First of all, U2F is uncacheable by design. It's not simply a password; it's a challenge/response protocol, in which the token receives a different 'challenge' every time, and issues digital signatures without ever revealing its secret keys to the PC (basically like a smartcard). That's where its main strength lies.
The same applies to Yubikey's classic one-time passwords. As the name says, they're one-time, and the server will never accept the same password more than once, nor any password older than an already accepted one.
That being said, there's two things you can do:
First, figure out what is asking you for the credentials, because it's definitely not SSH. The U2F support patches haven't been merged into OpenSSH yet, and
ssh email@example.com has never asked for any interactive input – it only ever uses SSH keypairs, not password+2fa.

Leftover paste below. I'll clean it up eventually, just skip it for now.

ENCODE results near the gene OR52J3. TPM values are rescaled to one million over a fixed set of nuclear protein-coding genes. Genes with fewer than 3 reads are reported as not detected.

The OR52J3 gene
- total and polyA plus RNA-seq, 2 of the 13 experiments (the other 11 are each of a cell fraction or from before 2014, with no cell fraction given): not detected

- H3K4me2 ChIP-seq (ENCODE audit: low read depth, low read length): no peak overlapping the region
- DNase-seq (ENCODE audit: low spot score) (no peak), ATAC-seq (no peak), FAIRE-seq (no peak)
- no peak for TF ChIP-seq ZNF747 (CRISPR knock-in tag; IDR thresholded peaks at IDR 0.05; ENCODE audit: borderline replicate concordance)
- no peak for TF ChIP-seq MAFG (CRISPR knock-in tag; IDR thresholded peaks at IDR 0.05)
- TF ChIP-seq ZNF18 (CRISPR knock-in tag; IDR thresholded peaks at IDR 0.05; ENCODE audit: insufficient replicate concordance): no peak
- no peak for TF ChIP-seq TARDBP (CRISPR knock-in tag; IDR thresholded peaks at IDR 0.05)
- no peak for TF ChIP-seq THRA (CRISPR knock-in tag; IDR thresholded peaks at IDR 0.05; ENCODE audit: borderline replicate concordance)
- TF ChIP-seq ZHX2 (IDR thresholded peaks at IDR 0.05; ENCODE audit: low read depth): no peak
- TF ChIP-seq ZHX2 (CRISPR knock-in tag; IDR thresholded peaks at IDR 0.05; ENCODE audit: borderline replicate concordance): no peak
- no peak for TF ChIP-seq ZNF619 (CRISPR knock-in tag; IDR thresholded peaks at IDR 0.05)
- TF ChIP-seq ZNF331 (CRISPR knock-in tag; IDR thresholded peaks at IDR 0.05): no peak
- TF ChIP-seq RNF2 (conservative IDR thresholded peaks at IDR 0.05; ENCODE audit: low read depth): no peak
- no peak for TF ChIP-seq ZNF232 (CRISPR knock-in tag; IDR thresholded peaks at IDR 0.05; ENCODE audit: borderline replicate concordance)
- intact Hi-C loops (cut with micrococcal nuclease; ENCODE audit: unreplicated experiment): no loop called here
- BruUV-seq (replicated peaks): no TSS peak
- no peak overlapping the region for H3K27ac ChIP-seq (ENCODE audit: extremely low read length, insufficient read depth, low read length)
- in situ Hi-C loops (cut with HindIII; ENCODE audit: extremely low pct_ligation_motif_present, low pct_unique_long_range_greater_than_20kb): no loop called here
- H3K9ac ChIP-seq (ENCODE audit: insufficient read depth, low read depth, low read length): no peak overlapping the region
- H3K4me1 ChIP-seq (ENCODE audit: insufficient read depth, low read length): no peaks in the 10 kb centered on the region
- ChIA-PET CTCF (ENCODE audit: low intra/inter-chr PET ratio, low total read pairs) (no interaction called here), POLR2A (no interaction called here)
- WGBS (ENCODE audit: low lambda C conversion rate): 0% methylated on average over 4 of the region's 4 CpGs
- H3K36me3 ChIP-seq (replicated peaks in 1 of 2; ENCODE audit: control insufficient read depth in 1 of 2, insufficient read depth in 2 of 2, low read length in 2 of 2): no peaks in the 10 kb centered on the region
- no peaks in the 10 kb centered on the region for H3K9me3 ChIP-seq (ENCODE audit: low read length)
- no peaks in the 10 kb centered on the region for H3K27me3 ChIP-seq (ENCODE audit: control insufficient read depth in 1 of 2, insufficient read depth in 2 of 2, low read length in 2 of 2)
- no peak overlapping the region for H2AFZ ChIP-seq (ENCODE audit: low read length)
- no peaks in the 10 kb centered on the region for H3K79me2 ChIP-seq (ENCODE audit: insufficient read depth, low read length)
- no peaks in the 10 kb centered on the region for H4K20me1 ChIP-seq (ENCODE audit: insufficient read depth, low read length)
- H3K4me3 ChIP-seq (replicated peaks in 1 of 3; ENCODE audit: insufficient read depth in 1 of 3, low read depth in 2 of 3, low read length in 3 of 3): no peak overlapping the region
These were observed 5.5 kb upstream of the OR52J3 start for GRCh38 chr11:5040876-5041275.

Similarly, if you're actually pushing over HTTPS and not SSH, there's still no U2F integration in the HTTP authentication as far as I know, so at most you'd be asked for the 6-digit code.
If you have a full-sized Yubikey, check whether its light is blinking when prompted. It only blinks when waiting for U2F confirmation – if it's steady, it'll send a classic one-time-password instead. And if you can see the Yubikey typing in a long password, that's not U2F.
Second, for SSH in general, you can enable OpenSSH's connection caching / multiplexing feature. After you log in to a server, OpenSSH will keep that connection alive for several minutes even after you close the remote shell (i.e. even after Git finishes its transfers).
To do that, put the following in your
(Older OpenSSH versions don't support ControlPersist, so you can keep the other two options but you'll need to start the connection manually with
ssh -fNM firstname.lastname@example.org.)